Oregon Senator Ron Wyden, chairman of the Senate Finance Committee's subcommittee on International Trade, has threatened to reverse Uganda's advantageous trade status if it approves a proposed bill that would strengthen the criminal penalties for having gay sex in the African country.

Wyden has advised Secretary of State Hillary Clinton and U.S. Trade Representative Ron Kirk to communicate to the Ugandan government that a preferred trade status would be “revoked should the proposed legislation be enacted” in a letter delivered Tuesday.

Wyden, a Democrat, said the country would be in violation of the African Growth and Opportunity Act (AGOA), which requires that beneficiaries not engage in “gross violations of internationally recognized human rights.” Ugandan imports to the United States enjoy a duty-free status under the law.

The move is widely believed to be the first proposed U.S. sanction against MP David Bahati's bill that would outlaw gay sex and which includes a death penalty provision for repeat offenders and people who are HIV-positive, increasing the penalties for having gay sex in a country where it's already a crime. The bill also makes the “promotion of homosexuality” illegal, which would effectively ban political organizations, broadcasters and publishers that advocate on behalf of gay rights, and turn friends and family members of gay men and lesbians into criminals if they fail to report a violation.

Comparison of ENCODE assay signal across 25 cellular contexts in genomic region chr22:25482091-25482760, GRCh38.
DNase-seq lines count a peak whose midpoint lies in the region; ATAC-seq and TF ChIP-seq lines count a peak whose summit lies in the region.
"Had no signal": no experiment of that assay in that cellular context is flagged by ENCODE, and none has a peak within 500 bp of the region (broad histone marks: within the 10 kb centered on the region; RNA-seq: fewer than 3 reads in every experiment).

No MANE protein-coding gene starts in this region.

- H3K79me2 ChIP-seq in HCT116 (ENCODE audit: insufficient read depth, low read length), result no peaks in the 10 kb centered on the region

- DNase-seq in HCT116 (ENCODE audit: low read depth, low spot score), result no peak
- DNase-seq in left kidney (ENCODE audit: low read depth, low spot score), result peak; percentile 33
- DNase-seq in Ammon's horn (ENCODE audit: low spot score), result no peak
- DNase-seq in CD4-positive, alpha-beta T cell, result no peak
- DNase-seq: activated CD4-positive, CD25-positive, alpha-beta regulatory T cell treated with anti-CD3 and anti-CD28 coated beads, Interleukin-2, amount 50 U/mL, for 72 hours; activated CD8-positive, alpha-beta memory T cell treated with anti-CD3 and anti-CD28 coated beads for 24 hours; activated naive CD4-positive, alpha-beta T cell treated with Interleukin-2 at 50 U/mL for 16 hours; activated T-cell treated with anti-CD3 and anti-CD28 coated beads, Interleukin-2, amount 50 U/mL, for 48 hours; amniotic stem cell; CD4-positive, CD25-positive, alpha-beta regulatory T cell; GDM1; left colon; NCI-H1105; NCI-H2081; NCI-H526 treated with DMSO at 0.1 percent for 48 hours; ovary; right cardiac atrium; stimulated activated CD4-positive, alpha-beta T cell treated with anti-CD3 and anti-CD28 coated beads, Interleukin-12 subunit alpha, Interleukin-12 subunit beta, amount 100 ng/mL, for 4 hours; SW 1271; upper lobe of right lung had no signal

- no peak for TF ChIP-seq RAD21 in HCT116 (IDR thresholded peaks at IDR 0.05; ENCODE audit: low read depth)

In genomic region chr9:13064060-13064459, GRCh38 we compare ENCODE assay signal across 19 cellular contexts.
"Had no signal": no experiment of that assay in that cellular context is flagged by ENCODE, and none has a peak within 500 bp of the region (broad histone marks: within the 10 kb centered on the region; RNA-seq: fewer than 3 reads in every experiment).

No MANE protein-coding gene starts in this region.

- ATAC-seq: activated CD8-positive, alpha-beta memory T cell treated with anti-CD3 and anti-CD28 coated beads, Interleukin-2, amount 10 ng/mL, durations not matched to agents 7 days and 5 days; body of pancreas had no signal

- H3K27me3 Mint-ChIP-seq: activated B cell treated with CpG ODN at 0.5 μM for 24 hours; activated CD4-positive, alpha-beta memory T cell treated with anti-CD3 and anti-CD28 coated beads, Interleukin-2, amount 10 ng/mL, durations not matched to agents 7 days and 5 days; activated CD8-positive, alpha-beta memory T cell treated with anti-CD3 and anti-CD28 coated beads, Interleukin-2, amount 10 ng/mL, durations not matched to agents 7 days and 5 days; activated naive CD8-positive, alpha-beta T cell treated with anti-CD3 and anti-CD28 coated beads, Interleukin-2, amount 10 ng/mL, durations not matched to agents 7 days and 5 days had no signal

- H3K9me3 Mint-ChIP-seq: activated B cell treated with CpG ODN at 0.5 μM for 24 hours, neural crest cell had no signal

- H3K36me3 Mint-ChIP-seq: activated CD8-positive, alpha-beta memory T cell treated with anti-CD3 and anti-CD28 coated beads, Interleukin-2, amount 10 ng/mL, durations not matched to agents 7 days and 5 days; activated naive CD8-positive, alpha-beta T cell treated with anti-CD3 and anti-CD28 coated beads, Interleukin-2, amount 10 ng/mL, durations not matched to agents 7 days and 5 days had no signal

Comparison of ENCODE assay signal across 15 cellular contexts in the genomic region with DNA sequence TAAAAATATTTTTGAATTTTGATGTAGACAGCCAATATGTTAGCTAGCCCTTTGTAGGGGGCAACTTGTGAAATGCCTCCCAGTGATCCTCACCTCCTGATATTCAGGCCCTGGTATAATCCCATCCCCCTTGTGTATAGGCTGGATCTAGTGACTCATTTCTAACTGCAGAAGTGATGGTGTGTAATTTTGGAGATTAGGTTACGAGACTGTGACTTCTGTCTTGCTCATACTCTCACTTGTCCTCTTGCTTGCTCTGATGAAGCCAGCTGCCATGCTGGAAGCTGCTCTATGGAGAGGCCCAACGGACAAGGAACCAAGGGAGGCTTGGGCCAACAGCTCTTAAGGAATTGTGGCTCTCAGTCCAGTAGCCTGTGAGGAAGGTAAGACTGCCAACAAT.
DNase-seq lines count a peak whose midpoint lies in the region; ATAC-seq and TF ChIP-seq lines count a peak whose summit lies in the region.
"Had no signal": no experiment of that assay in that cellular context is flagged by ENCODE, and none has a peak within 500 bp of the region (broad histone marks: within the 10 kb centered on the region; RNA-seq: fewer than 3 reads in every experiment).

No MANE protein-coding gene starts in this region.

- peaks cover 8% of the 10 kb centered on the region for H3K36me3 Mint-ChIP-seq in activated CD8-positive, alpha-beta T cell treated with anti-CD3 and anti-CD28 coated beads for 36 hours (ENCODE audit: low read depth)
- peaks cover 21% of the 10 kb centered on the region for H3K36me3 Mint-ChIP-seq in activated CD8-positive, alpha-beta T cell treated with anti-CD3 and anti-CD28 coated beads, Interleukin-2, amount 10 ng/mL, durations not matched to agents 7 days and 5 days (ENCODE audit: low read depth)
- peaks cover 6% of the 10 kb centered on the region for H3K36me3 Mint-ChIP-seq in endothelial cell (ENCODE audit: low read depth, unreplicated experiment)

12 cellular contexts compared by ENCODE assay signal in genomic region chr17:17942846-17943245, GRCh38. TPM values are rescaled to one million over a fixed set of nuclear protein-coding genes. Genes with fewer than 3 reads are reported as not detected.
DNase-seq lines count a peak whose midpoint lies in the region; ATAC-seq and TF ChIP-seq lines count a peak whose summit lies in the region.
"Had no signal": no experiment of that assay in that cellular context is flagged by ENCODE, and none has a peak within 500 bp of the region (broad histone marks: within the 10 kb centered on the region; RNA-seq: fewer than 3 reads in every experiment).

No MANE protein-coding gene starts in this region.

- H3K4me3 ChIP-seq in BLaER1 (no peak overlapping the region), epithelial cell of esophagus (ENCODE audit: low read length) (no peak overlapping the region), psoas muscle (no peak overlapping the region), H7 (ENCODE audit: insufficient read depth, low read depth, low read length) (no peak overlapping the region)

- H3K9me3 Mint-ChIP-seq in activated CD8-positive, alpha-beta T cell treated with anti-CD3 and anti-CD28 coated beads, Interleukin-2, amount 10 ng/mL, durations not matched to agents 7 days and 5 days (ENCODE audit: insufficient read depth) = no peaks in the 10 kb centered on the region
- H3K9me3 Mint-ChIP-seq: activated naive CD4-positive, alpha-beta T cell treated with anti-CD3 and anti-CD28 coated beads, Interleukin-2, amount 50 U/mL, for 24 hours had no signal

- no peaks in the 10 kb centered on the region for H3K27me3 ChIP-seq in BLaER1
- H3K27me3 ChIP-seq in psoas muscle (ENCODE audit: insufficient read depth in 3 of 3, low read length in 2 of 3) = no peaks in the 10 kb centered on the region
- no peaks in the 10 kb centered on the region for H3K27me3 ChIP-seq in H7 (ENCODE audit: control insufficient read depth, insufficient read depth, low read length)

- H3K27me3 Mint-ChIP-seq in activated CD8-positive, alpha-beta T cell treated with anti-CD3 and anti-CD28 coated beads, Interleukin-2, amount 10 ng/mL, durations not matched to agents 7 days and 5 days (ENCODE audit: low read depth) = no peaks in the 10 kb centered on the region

Obama officials have rejected calls to use PEPFAR funding as leverage to discourage the bill's passage. Uganda is among the program's 15 focus countries that share billions of dollars for AIDS education. Congress has allocated roughly $48 billion to fund the program from 2008 to 2013.

Wyden also announced he would sponsor legislation that would add LGBT protections to trade agreements.

“I intend to sponsor legislation to amend U.S. trade preference programs, including AGOA, to make clear that failure to appropriately respect sexual orientation and gender identity as human rights shall preclude a country from benefiting from any U.S. trade preference scheme,” Wyden said in his letter.

“Before us is a concrete opportunity to demonstrate our commitment to ending violence and discrimination against LGBT persons worldwide,” he added.